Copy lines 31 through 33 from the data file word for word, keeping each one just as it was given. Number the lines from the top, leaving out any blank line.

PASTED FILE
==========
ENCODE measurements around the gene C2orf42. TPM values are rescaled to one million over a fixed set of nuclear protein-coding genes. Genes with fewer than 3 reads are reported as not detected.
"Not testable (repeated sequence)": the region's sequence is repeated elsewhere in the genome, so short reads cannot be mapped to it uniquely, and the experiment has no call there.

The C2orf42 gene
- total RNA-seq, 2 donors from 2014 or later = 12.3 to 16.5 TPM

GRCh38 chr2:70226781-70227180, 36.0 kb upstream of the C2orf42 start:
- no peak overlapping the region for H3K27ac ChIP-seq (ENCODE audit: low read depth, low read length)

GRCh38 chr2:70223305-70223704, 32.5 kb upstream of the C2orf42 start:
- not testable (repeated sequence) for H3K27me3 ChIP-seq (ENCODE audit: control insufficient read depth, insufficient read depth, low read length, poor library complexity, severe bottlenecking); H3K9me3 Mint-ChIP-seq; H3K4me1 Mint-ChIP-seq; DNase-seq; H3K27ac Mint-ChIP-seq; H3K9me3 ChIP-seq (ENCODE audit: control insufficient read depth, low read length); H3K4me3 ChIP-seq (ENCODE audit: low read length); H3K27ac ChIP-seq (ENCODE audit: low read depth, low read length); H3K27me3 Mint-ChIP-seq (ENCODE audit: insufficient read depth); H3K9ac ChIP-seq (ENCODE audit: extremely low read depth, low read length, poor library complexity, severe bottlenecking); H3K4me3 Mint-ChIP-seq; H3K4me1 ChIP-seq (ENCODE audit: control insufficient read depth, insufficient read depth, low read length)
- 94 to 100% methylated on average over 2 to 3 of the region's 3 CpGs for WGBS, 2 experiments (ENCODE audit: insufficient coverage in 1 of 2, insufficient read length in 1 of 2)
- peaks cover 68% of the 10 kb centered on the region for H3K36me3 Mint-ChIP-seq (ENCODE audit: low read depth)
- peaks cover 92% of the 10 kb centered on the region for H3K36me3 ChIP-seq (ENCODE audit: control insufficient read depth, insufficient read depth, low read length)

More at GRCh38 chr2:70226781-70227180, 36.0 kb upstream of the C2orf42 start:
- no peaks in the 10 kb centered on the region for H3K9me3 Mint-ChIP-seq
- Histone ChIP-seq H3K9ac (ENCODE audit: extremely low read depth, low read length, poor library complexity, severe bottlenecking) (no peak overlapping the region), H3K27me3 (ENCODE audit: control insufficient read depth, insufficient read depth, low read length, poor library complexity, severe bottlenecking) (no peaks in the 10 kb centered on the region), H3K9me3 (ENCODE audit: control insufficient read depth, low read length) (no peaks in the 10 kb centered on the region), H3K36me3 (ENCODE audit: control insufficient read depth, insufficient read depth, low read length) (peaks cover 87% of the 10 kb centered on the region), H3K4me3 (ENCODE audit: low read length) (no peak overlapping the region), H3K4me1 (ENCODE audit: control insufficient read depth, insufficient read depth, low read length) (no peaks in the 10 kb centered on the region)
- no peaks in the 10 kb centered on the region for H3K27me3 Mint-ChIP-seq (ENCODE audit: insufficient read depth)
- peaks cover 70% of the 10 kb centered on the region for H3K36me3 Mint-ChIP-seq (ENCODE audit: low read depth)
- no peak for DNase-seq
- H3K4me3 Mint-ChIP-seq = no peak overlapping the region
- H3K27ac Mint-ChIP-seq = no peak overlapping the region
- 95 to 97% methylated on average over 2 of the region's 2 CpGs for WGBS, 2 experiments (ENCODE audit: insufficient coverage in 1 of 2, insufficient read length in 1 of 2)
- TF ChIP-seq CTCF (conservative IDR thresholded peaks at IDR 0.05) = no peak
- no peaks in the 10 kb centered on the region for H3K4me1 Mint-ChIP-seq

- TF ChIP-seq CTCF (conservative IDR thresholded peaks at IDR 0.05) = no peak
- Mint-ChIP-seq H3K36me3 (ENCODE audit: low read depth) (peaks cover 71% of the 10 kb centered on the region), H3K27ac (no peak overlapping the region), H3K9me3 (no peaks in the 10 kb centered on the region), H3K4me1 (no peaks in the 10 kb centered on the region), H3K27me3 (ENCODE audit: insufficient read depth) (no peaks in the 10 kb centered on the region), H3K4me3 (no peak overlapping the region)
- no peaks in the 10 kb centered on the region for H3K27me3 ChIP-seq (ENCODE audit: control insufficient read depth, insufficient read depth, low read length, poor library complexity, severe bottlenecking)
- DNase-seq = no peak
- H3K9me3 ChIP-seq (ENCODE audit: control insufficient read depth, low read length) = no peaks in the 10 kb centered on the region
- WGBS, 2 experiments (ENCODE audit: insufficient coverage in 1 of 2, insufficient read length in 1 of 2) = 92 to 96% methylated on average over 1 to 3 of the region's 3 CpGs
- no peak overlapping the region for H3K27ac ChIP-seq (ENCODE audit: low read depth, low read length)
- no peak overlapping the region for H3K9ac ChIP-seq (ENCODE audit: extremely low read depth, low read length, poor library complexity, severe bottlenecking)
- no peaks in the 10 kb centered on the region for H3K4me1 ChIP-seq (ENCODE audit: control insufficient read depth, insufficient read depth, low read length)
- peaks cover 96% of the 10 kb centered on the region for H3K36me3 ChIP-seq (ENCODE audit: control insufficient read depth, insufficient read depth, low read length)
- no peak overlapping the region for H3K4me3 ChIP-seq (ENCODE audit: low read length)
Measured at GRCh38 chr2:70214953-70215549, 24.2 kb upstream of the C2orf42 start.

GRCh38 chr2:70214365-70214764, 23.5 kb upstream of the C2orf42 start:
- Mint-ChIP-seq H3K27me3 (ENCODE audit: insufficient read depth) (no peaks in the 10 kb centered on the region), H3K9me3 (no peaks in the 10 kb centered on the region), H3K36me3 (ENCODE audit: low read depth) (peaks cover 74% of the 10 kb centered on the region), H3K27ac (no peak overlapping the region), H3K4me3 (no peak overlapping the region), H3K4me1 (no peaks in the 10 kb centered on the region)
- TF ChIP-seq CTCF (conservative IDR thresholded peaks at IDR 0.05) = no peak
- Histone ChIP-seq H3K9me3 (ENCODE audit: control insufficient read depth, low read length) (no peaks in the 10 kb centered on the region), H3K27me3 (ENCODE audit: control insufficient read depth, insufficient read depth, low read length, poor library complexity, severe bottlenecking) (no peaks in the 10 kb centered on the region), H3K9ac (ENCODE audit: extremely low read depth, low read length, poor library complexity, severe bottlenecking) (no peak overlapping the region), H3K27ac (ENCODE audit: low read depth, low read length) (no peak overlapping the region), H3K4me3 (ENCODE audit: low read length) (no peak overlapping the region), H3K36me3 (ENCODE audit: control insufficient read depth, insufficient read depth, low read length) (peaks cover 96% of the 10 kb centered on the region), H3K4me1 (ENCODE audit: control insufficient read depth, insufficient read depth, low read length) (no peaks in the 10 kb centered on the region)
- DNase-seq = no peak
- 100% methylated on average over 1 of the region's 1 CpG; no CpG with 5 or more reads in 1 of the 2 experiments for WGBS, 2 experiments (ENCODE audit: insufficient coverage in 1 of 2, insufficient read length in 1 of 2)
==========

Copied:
- no peaks in the 10 kb centered on the region for H3K4me1 ChIP-seq (ENCODE audit: control insufficient read depth, insufficient read depth, low read length)
- peaks cover 96% of the 10 kb centered on the region for H3K36me3 ChIP-seq (ENCODE audit: control insufficient read depth, insufficient read depth, low read length)
- no peak overlapping the region for H3K4me3 ChIP-seq (ENCODE audit: low read length)